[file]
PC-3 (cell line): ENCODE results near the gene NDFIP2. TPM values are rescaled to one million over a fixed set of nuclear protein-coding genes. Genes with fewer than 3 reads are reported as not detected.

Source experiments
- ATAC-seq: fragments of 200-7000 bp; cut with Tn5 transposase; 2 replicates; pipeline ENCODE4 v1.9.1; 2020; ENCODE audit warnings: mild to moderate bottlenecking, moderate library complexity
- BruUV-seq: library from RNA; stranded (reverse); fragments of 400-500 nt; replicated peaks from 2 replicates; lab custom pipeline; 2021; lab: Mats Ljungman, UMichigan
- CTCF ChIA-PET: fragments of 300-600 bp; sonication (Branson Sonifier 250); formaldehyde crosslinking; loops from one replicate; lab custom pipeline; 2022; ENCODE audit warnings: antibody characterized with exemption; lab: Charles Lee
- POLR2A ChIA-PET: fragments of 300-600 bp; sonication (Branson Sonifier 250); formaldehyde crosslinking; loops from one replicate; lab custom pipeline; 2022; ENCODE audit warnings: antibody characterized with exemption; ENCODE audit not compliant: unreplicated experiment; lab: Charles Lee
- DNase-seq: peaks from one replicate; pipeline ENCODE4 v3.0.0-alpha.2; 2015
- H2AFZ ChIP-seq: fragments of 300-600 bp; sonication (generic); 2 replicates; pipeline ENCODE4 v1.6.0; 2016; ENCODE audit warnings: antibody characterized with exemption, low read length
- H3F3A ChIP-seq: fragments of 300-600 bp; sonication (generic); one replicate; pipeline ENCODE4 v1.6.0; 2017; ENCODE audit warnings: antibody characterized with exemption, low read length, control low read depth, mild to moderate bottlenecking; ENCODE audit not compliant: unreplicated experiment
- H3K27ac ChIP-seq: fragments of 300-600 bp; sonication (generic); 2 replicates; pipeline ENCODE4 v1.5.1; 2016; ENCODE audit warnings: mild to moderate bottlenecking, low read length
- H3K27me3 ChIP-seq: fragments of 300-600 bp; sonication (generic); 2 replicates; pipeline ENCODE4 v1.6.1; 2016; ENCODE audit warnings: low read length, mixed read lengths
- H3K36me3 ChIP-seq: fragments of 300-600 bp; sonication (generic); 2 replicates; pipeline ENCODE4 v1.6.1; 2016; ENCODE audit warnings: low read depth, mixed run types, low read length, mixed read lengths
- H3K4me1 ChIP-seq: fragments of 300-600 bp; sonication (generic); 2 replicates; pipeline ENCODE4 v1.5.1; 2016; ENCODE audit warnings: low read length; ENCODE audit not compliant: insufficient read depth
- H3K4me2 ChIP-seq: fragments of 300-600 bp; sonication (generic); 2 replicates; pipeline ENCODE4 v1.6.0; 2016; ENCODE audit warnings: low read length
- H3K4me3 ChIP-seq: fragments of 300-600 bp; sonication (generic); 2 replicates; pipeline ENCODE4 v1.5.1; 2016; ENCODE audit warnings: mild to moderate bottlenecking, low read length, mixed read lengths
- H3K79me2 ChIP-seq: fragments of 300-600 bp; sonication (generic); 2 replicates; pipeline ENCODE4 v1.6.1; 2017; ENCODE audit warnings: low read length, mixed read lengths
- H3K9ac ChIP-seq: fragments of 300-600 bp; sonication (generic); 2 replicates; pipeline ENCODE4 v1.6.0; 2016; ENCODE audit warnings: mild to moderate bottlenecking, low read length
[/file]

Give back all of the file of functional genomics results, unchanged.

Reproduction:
PC-3 (cell line): ENCODE results near the gene NDFIP2. TPM values are rescaled to one million over a fixed set of nuclear protein-coding genes. Genes with fewer than 3 reads are reported as not detected.

Source experiments
- ATAC-seq: fragments of 200-7000 bp; cut with Tn5 transposase; 2 replicates; pipeline ENCODE4 v1.9.1; 2020; ENCODE audit warnings: mild to moderate bottlenecking, moderate library complexity
- BruUV-seq: library from RNA; stranded (reverse); fragments of 400-500 nt; replicated peaks from 2 replicates; lab custom pipeline; 2021; lab: Mats Ljungman, UMichigan
- CTCF ChIA-PET: fragments of 300-600 bp; sonication (Branson Sonifier 250); formaldehyde crosslinking; loops from one replicate; lab custom pipeline; 2022; ENCODE audit warnings: antibody characterized with exemption; lab: Charles Lee
- POLR2A ChIA-PET: fragments of 300-600 bp; sonication (Branson Sonifier 250); formaldehyde crosslinking; loops from one replicate; lab custom pipeline; 2022; ENCODE audit warnings: antibody characterized with exemption; ENCODE audit not compliant: unreplicated experiment; lab: Charles Lee
- DNase-seq: peaks from one replicate; pipeline ENCODE4 v3.0.0-alpha.2; 2015
- H2AFZ ChIP-seq: fragments of 300-600 bp; sonication (generic); 2 replicates; pipeline ENCODE4 v1.6.0; 2016; ENCODE audit warnings: antibody characterized with exemption, low read length
- H3F3A ChIP-seq: fragments of 300-600 bp; sonication (generic); one replicate; pipeline ENCODE4 v1.6.0; 2017; ENCODE audit warnings: antibody characterized with exemption, low read length, control low read depth, mild to moderate bottlenecking; ENCODE audit not compliant: unreplicated experiment
- H3K27ac ChIP-seq: fragments of 300-600 bp; sonication (generic); 2 replicates; pipeline ENCODE4 v1.5.1; 2016; ENCODE audit warnings: mild to moderate bottlenecking, low read length
- H3K27me3 ChIP-seq: fragments of 300-600 bp; sonication (generic); 2 replicates; pipeline ENCODE4 v1.6.1; 2016; ENCODE audit warnings: low read length, mixed read lengths
- H3K36me3 ChIP-seq: fragments of 300-600 bp; sonication (generic); 2 replicates; pipeline ENCODE4 v1.6.1; 2016; ENCODE audit warnings: low read depth, mixed run types, low read length, mixed read lengths
- H3K4me1 ChIP-seq: fragments of 300-600 bp; sonication (generic); 2 replicates; pipeline ENCODE4 v1.5.1; 2016; ENCODE audit warnings: low read length; ENCODE audit not compliant: insufficient read depth
- H3K4me2 ChIP-seq: fragments of 300-600 bp; sonication (generic); 2 replicates; pipeline ENCODE4 v1.6.0; 2016; ENCODE audit warnings: low read length
- H3K4me3 ChIP-seq: fragments of 300-600 bp; sonication (generic); 2 replicates; pipeline ENCODE4 v1.5.1; 2016; ENCODE audit warnings: mild to moderate bottlenecking, low read length, mixed read lengths
- H3K79me2 ChIP-seq: fragments of 300-600 bp; sonication (generic); 2 replicates; pipeline ENCODE4 v1.6.1; 2017; ENCODE audit warnings: low read length, mixed read lengths
- H3K9ac ChIP-seq: fragments of 300-600 bp; sonication (generic); 2 replicates; pipeline ENCODE4 v1.6.0; 2016; ENCODE audit warnings: mild to moderate bottlenecking, low read length